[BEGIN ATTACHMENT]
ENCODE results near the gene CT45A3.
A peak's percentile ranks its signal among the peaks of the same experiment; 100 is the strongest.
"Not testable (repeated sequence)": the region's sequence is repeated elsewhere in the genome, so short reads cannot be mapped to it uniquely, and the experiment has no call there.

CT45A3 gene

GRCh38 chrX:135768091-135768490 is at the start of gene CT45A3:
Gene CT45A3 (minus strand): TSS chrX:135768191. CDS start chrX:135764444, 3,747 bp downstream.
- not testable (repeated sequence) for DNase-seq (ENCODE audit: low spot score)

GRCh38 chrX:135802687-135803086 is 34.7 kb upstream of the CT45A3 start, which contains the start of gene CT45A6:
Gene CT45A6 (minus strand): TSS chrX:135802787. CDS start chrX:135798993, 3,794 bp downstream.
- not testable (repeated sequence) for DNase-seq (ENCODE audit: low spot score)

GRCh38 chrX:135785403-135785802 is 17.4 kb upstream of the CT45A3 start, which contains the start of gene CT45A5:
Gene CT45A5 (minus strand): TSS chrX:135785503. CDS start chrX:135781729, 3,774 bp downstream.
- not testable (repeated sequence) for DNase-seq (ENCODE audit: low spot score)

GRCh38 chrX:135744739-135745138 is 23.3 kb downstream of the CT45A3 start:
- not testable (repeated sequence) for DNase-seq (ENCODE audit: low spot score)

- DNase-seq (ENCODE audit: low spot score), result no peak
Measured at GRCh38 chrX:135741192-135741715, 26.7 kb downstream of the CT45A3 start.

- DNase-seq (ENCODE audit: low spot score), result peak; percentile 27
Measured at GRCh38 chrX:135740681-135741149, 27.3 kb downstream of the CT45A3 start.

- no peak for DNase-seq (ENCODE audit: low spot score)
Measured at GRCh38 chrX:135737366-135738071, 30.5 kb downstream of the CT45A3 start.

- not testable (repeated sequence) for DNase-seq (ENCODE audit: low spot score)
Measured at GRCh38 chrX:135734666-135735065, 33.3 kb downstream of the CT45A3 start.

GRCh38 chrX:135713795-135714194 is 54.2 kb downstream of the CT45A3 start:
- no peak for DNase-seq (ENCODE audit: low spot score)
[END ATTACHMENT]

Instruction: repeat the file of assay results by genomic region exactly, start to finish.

ENCODE results near the gene CT45A3.
A peak's percentile ranks its signal among the peaks of the same experiment; 100 is the strongest.
"Not testable (repeated sequence)": the region's sequence is repeated elsewhere in the genome, so short reads cannot be mapped to it uniquely, and the experiment has no call there.

CT45A3 gene

GRCh38 chrX:135768091-135768490 is at the start of gene CT45A3:
Gene CT45A3 (minus strand): TSS chrX:135768191. CDS start chrX:135764444, 3,747 bp downstream.
- not testable (repeated sequence) for DNase-seq (ENCODE audit: low spot score)

GRCh38 chrX:135802687-135803086 is 34.7 kb upstream of the CT45A3 start, which contains the start of gene CT45A6:
Gene CT45A6 (minus strand): TSS chrX:135802787. CDS start chrX:135798993, 3,794 bp downstream.
- not testable (repeated sequence) for DNase-seq (ENCODE audit: low spot score)

GRCh38 chrX:135785403-135785802 is 17.4 kb upstream of the CT45A3 start, which contains the start of gene CT45A5:
Gene CT45A5 (minus strand): TSS chrX:135785503. CDS start chrX:135781729, 3,774 bp downstream.
- not testable (repeated sequence) for DNase-seq (ENCODE audit: low spot score)

GRCh38 chrX:135744739-135745138 is 23.3 kb downstream of the CT45A3 start:
- not testable (repeated sequence) for DNase-seq (ENCODE audit: low spot score)

- DNase-seq (ENCODE audit: low spot score), result no peak
Measured at GRCh38 chrX:135741192-135741715, 26.7 kb downstream of the CT45A3 start.

- DNase-seq (ENCODE audit: low spot score), result peak; percentile 27
Measured at GRCh38 chrX:135740681-135741149, 27.3 kb downstream of the CT45A3 start.

- no peak for DNase-seq (ENCODE audit: low spot score)
Measured at GRCh38 chrX:135737366-135738071, 30.5 kb downstream of the CT45A3 start.

- not testable (repeated sequence) for DNase-seq (ENCODE audit: low spot score)
Measured at GRCh38 chrX:135734666-135735065, 33.3 kb downstream of the CT45A3 start.

GRCh38 chrX:135713795-135714194 is 54.2 kb downstream of the CT45A3 start:
- no peak for DNase-seq (ENCODE audit: low spot score)